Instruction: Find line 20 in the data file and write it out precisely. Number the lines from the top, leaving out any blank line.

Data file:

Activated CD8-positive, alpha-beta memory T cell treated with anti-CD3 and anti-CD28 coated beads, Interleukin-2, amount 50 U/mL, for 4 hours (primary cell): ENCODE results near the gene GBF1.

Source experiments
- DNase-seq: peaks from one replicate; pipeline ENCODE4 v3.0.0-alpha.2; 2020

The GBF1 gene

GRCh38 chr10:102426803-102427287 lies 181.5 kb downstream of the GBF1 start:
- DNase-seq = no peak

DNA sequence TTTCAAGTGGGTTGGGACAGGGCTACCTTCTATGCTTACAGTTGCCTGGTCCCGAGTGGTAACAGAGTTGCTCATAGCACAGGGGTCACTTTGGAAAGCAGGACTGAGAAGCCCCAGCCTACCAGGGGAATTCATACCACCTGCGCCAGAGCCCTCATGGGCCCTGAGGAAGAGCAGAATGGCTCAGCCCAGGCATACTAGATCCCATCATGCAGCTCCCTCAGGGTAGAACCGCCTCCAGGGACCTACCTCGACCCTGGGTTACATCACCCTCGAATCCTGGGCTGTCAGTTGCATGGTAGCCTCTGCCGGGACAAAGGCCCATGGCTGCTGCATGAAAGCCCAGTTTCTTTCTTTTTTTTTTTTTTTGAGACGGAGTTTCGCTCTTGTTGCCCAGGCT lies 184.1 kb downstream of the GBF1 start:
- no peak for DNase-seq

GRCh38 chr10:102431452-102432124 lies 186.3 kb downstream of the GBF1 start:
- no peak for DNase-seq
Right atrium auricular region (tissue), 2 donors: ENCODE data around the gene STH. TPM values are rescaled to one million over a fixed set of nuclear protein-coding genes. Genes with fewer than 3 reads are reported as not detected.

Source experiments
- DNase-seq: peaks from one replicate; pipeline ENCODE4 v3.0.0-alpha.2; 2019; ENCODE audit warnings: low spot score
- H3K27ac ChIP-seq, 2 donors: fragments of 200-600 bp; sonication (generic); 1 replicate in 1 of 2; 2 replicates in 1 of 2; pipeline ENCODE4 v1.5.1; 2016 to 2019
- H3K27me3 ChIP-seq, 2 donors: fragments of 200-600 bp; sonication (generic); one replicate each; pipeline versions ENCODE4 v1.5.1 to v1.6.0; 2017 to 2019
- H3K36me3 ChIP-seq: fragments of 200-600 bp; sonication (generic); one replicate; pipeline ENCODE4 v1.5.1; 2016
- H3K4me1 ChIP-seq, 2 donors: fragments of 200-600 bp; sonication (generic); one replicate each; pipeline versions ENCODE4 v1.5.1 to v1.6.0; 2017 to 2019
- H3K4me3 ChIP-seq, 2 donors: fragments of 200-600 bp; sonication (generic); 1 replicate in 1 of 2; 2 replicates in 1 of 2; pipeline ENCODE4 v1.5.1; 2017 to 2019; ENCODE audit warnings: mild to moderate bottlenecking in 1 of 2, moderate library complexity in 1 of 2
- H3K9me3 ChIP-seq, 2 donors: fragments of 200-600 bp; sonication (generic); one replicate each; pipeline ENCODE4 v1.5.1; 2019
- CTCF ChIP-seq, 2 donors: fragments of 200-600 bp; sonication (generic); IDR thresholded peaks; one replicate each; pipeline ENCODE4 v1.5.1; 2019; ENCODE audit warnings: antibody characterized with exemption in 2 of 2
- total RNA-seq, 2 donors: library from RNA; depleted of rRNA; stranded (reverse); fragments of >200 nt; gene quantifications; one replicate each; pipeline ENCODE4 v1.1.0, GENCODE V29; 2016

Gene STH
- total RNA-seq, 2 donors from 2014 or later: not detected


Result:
- CTCF ChIP-seq, 2 donors: fragments of 200-600 bp; sonication (generic); IDR thresholded peaks; one replicate each; pipeline ENCODE4 v1.5.1; 2019; ENCODE audit warnings: antibody characterized with exemption in 2 of 2